New York School District Changes Facial Recognition Policy

The Lockport Board of Education has decided that it will delete photos of suspended students from its new facial recognition database. The controversial $2.75 million security system has raised privacy concerns.

by Thomas J. Prohaska, The Buffalo News / July 16, 2019
Shutterstock/Cory Seamer

(TNS) — Suspended students would no longer be among those whose photos would be programmed into the Lockport City School District's facial recognition security system, according to a policy change the Board of Education will consider Aug. 7.

The district's plan to use a facial recognition system with digital cameras at each entrance to all school buildings has been controversial. On June 27, the State Education Department ordered the district not to test the system this summer because of concerns about student privacy.

The cameras and other equipment were installed last summer but have not been used.

A CNN compilation of major school shootings in the U.S. shows that most of the shooters were current or former students of the school where the killings occurred.

"The changes in policy were made in response to NYSED concerns expressed to LCSD last month," Superintendent Michelle T. Bradley told The Buffalo News in an email.

"The appeals process and privacy were of concern. We have sent a copy of the first reading of (the) revised policy to NYSED," Bradley wrote. "It is expected that the Board will take action on the revised policy in August. The hope is that with the revisions, NYSED will be more comfortable with LCSD moving forward with the initial implementation phase."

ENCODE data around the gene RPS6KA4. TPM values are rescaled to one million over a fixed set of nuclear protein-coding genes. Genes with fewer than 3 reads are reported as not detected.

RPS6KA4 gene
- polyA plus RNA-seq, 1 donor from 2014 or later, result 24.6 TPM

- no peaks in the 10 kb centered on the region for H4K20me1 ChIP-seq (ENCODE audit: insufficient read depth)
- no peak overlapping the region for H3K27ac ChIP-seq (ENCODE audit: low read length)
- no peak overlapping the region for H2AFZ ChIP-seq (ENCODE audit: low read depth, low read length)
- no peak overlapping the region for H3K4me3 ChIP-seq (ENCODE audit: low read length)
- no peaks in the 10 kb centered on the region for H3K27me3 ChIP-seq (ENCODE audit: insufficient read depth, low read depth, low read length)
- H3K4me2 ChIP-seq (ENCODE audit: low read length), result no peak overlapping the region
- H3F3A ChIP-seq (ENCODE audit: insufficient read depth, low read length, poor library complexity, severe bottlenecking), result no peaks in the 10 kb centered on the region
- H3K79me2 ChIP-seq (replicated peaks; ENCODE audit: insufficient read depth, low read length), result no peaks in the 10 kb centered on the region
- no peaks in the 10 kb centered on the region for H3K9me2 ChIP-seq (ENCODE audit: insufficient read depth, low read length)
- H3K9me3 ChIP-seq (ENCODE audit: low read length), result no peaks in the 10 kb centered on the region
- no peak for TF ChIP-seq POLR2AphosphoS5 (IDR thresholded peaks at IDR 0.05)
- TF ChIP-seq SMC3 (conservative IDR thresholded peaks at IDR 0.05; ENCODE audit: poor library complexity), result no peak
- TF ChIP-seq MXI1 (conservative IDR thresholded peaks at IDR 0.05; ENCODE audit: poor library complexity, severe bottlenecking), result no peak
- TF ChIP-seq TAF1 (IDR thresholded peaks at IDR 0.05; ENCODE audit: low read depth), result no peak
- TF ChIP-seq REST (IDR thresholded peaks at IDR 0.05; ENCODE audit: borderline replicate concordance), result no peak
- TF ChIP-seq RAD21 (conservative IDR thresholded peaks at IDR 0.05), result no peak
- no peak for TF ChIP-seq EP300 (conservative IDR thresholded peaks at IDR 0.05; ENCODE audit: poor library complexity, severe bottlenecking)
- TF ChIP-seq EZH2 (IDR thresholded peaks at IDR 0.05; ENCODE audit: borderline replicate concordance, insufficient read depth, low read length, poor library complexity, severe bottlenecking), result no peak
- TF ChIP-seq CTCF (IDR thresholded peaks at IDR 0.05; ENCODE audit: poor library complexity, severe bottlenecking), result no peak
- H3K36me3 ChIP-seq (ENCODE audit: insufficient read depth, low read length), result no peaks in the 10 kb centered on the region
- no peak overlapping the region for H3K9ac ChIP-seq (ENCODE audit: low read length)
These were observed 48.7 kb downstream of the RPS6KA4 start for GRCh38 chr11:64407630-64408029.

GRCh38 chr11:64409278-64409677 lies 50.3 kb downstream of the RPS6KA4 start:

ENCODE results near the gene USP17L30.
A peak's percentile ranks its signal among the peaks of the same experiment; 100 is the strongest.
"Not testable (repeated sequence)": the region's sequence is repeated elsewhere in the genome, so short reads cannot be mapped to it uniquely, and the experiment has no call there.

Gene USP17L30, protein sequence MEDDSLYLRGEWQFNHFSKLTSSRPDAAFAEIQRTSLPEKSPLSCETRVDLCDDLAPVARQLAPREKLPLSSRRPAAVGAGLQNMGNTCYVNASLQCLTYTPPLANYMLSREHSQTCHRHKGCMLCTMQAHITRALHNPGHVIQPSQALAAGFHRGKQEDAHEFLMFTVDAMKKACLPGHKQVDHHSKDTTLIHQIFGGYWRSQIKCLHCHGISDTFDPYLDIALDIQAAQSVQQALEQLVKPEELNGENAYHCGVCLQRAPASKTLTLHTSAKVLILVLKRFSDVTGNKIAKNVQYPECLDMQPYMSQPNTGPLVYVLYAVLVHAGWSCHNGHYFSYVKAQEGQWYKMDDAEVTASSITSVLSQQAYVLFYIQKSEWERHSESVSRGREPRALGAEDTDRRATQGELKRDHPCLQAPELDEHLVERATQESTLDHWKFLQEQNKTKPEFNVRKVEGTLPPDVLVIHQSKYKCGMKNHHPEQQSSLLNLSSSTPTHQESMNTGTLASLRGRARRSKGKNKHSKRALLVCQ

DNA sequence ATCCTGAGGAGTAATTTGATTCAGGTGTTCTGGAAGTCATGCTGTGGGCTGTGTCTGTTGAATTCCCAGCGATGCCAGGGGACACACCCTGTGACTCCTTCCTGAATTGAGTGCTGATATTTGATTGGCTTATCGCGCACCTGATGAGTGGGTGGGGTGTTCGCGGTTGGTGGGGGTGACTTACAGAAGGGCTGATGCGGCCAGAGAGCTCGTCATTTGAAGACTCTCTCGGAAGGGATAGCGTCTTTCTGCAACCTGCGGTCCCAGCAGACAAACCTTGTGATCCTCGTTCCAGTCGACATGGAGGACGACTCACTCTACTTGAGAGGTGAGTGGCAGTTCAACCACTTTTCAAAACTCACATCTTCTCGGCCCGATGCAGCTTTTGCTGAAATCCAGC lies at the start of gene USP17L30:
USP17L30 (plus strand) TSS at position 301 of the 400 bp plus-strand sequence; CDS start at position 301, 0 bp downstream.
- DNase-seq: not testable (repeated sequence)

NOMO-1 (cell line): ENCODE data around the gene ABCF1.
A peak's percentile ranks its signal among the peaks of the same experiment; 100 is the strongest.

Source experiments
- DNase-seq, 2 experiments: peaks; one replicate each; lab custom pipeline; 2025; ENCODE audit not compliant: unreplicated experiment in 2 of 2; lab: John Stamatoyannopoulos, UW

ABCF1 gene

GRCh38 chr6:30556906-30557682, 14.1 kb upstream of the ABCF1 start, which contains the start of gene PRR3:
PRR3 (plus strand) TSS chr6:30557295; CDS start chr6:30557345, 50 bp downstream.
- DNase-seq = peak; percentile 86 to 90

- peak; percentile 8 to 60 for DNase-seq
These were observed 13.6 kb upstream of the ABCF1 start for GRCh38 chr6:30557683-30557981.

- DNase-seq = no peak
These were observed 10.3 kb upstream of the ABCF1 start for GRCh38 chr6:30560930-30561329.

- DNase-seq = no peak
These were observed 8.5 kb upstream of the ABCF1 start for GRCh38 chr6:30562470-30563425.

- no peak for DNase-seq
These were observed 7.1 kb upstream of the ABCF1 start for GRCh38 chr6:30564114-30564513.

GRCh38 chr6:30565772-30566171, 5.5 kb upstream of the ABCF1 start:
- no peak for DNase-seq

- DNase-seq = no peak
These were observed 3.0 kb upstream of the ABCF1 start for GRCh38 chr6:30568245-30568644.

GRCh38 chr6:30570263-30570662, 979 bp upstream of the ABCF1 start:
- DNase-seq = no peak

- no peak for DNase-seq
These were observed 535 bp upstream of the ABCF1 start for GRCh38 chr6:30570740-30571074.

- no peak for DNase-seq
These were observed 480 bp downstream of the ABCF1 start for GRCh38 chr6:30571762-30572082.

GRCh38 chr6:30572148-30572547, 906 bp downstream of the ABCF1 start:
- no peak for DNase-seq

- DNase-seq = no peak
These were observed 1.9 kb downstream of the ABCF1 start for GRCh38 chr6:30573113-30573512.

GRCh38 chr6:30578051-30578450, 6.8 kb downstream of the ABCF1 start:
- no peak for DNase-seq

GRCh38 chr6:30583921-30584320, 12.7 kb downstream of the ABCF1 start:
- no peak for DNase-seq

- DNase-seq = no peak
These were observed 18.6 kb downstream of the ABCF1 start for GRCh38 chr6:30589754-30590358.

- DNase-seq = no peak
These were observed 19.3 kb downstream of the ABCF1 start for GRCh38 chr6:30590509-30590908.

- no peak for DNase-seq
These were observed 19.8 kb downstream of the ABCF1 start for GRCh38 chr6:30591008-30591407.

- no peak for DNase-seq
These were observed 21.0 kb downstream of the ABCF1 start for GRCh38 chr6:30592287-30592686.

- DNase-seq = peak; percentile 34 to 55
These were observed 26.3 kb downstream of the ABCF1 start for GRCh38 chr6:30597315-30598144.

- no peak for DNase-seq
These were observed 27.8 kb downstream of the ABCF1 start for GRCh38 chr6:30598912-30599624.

The revised policy would give Bradley final say over adding or deleting individuals from the system, but a decision to add someone to the banned list could be appealed to the Board of Education.

The revised policy also says the district could not change the categories of people whose photos are programmed to trigger an alarm if one of the cameras spots them, except in consultation with the Education Department's chief privacy officer.

The district spent $1.4 million on the software for the Aegis system from SN Technologies, a Canadian company. Counting the 300 cameras that go with it, the price rose to $2.75 million.

The district is supposed to be reimbursed by state aid from the 2014 Smart Schools Bond Act.

Staff members who are suspended or placed on administrative leave still would be programmed into the system as barred visitors, along with Level 2 and 3 sex offenders, anyone barred from district property by the district or a court, and "anyone believed to pose a threat based on credible information presented to the district," according to the policy.

The revision would also direct the district's technology director to come up with a way to encrypt all communications regarding alerts to be generated by the system.

Those alarms are to be shared with local law enforcement agencies and a small group of district administrators.

The district has been the target of steady criticism over its plans from the New York Civil Liberties Union, which points to studies of facial recognition systems worldwide that show they work best if the subject is a white man, but trigger more frequent false alarms for women, children and people of color.

©2019 The Buffalo News (Buffalo, N.Y.). Distributed by Tribune Content Agency, LLC.


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